The Better Skin Co. Betters Its Retail Reach With A Nationwide Launch At Ulta Beauty
Fourteen years ago, Natalya Rachkova moved to the United States from Uzbekistan. Now, her brand The Better Skin Co. is moving across the U.S. into Ulta Beauty stores with a recipe rooted in the old country.
“I came to America. I worked 12 hours a day, and here we are. We’re in Ulta. If I can do it, anybody can do it,” gushes medical aesthetician Rachkova, who started The Better Skin Co. with beauty industry veteran and Bleu Brand Development founder Murphy D. Bishop II. “You can still chase the American dream and achieve your dreams.”
The chain-wide launch at Ulta on March 18 is pretty special to Bishop, former general manager of Jouer Cosmetics, vice president of global sales at Butter London and senior regional manager at Bare Escentuals, too. “What it means for our brand and for other indie brands is you can compete with the big guys. If you have a great story and great brand fans, there’s a chance for you,” he says. “It puts us at a whole other level.”
A quintessential American tradition, Thanksgiving, was pivotal in the trajectory of The Better Skin Co. Rachkova prepped the meal and a coveted cream she’d been making since the early days of her aesthetics career in the former Soviet Union to dole out to clients dropping by. Bishop, a guest of Rachkova’s son Russ Khaitov for the evening, was awed by the clamoring for the concoction of natural ingredients such as shea butter, sea buckthorn seed oil and coconut oil.
“Lots of women make skincare, but Natalya’s clients had a loyalty to this cream that was impressive,” says Bishop. “In Seattle, on a chilly Thanksgiving, Natalya had giant metal pots of the cream on the back porch, and these women were literally scooping out the product and handing over $20 bills for it. They’d done it before. That’s what I noticed.”
Two years following that eye-opening Thanksgiving, The Better Skin Co. made its debut in 2015 with Mirakle Cream, a slightly souped-up version of Rachkova’s potion-in-a-pot. Peptides and hyaluronic acid provided the formula extra boosts. In a nod to Rachkova’s heritage, it was packaged in a jar decorated with a vibrant Uzbek pattern.
“If you cleanse your skin and put this great cream on it, you can literally be set for the day,” says Bishop. “For many years, I sold everybody six to eight products for their routines. We live in a different world today. We have given people permission to do less and still expect great results.”
In 2016, The Better Skin Co., which is currently found at 70 retail doors, notched major distribution milestones, arriving at Dermstore, Urban Outfitters and Evine, where the brand is advancing to hour-long branded shows. Early in its store push, The Better Skin Co.’s sales were buoyed by a Byrdie article written by Amanda Montell mentioning that she used Mirackle Cream after getting tattooed by Kendall Jenner’s tattoo artist Jonathan “JonBoy” Valena. In October of last year, the brand hit Ulta’s website, and two of its products sold out within two weeks.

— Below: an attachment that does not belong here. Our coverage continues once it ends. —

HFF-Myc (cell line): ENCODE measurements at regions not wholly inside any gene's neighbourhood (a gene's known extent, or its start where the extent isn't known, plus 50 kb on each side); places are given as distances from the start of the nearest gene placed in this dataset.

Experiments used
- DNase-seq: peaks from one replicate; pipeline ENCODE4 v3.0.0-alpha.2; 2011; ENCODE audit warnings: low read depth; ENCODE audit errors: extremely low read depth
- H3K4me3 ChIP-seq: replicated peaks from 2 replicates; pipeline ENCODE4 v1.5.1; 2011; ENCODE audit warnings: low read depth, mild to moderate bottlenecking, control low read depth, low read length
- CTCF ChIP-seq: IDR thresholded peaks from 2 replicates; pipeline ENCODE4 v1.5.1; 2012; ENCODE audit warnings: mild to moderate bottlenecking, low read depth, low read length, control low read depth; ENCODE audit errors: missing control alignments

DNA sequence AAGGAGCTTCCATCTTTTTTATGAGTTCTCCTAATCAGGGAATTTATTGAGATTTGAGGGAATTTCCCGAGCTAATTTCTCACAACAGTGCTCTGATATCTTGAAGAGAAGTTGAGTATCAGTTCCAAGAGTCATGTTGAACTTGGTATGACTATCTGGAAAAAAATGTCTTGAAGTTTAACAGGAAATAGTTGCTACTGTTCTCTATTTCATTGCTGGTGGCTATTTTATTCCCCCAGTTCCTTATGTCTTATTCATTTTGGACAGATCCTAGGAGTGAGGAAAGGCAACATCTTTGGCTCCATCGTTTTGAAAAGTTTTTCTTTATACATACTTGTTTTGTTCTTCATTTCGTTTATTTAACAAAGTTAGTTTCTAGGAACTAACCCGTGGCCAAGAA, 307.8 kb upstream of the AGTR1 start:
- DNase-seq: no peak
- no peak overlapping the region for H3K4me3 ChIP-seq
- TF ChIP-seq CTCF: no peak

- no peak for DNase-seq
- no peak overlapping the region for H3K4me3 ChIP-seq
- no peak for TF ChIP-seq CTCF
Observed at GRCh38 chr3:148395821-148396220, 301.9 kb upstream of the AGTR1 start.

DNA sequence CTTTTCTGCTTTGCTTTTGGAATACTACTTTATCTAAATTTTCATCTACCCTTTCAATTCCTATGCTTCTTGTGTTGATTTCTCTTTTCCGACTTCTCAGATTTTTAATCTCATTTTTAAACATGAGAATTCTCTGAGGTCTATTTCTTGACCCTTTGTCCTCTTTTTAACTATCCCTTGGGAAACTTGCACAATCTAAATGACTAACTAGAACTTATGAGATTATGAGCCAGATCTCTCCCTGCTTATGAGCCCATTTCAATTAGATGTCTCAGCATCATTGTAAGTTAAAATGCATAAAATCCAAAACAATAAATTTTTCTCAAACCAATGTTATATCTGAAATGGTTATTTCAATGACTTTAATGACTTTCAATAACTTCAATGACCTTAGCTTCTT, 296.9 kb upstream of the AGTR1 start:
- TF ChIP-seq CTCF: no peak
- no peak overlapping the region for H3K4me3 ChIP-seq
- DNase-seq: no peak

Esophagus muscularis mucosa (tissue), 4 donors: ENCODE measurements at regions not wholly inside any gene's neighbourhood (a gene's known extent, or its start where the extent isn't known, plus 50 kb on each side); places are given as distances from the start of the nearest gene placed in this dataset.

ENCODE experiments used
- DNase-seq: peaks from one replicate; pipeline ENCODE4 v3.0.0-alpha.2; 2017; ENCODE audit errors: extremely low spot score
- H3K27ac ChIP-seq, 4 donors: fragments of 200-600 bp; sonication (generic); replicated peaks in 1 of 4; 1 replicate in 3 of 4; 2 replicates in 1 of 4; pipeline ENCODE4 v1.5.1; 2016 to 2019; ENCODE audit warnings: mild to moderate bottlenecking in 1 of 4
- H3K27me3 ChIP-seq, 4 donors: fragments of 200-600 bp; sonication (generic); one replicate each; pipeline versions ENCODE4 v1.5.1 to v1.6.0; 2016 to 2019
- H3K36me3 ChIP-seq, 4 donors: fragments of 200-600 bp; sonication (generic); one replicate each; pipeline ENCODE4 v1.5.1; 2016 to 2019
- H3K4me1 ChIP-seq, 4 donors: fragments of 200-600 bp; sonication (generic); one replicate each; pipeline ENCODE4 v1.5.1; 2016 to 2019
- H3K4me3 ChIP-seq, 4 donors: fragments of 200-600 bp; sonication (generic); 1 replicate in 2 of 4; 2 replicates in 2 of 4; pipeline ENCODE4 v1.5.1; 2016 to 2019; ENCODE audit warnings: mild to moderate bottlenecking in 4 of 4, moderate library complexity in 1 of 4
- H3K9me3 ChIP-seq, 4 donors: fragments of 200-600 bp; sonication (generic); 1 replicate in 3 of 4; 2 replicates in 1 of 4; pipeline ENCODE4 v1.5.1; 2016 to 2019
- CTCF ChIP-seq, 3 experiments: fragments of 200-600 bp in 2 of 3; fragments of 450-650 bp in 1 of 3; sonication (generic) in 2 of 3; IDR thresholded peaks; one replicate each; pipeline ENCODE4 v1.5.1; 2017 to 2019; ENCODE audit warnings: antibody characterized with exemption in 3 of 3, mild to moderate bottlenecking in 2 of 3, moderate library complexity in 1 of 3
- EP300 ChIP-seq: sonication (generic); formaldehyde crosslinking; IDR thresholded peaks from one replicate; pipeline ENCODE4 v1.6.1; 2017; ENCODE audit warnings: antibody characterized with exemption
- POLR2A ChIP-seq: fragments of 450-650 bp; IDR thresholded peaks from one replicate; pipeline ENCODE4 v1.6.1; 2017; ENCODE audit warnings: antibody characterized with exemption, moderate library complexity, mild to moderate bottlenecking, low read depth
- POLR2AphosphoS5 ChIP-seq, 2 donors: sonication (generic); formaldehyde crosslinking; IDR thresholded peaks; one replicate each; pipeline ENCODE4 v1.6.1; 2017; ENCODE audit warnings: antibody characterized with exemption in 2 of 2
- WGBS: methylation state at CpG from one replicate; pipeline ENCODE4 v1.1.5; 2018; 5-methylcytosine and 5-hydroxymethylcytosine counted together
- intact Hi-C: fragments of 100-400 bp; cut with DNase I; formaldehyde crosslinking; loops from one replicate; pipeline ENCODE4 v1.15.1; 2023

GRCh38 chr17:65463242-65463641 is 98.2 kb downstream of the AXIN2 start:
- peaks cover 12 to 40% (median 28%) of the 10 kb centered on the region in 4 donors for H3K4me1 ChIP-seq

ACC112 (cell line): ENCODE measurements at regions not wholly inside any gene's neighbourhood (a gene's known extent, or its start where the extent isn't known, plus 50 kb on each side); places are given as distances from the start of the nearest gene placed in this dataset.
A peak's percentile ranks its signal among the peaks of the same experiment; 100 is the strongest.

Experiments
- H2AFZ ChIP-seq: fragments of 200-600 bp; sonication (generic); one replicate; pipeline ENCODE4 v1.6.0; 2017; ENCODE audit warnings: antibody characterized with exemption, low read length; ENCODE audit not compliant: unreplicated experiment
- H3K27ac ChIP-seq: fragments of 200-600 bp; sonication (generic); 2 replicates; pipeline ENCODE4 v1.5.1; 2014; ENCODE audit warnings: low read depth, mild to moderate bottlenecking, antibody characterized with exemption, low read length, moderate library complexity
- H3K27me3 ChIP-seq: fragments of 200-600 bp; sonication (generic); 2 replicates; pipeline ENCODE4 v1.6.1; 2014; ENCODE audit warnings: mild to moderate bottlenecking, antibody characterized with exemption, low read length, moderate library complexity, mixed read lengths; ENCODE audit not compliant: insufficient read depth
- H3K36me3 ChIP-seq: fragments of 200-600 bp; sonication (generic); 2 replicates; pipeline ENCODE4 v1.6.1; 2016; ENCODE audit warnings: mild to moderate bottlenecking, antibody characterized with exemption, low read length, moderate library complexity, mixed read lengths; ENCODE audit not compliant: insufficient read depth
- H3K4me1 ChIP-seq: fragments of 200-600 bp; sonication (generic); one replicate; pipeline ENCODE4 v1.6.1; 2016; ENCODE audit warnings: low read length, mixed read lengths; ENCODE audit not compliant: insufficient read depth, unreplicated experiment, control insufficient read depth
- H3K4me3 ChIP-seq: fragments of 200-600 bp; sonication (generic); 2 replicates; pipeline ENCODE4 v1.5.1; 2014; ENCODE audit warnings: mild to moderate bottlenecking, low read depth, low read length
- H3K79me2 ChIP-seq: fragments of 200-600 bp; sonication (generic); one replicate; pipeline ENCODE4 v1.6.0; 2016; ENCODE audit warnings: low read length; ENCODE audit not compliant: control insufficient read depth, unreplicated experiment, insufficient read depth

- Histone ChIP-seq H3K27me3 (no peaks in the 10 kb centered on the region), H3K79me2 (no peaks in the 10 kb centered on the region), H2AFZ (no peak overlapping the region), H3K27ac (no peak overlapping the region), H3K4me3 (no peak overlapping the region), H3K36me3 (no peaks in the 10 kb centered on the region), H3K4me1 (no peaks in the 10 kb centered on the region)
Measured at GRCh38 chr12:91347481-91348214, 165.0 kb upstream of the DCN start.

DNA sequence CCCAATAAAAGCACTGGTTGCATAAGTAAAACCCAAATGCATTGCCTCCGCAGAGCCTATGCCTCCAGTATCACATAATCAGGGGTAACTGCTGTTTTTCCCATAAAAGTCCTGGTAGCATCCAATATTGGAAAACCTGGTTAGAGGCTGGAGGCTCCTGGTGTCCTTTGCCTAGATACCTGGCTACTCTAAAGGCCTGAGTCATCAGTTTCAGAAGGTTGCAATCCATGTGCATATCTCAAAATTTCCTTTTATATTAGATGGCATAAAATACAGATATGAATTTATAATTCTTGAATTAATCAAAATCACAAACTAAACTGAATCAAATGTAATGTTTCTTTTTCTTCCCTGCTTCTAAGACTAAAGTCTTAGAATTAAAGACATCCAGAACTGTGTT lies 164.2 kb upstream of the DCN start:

This year, in addition to launching at Ulta stores, The Better Skin Co. is making strides beyond the U.S. It entered Toronto-based Murale last month and is set to land at London-based ASOS late March. Although international distribution accounts for under 5% of its business currently, Bishop points to foreign markets as having enormous potential for the E.U.-compliant brand. Overall, The Better Skin Co. is projecting sales to reach $5 million to $7 million for 2018.
While they initially planned to stick to a single star item, Bishop and Rachkova couldn’t ignore requests from customers to grow The Better Skin Co.’s product assortment. The brand has extended to cleanser-scrub-mask product Lava Magik, vitamin C serum Epik C and Zit No More, a blemish buster that’s been a bestseller on Ulta’s site and at Urban Outfitters, and has been important to amassing a younger clientele. Two further products are expected to be unveiled on Evine in March, but Bishop and Rachkova don’t want the selection to explode.
“We have to be smart about it and stick to our goals of creating affordable products that are effective and multipurpose,” says Bishop. “Product [releases] will be slow and steady, and will continue to develop driven by what the customer is asking for. We’re not just going to create an eye cream to go, ‘Here’s our eye cream.’ There are enough products out there for people. We’re not going to force anything. We want high-producing SKUs that are well-received.”
Rather than ramping up its product lineup, The Better Skin Co. is focused on ramping up its efforts to build awareness. The brand is implementing a campaign on NPR and engaging with several hundred social media influencers to amplify the message of its expansion at Ulta doors. It’s also tapped about 100 of its top customers to spread the word. “Marketing is definitely our biggest spend, but, in the two-and-a-half years we’ve been in business, it hasn’t let us down,” says Bishop.
The Better Skin Co. is relying on its marketing, and Ulta’s training initiatives and gratis program putting products in the hands of the sales staff to push revenues at the retailer’s locations. “We only have three products going into stores. It wouldn’t make sense for us to have a field team if you look at the amount of money it would cost us,” says Bishop. “If we can get the product to turn fast enough, that will be our in-store support.”
Bishop and Rachkova are pinching themselves over what’s to come. “We can’t sleep at night, that’s how excited we are,” says Bishop. “We work off of a vision board and, at the top of our vision board for the last two years has been Ulta, and we’re there.” Rachkova exclaims, “It’s the miracle of our Mirakle Cream.”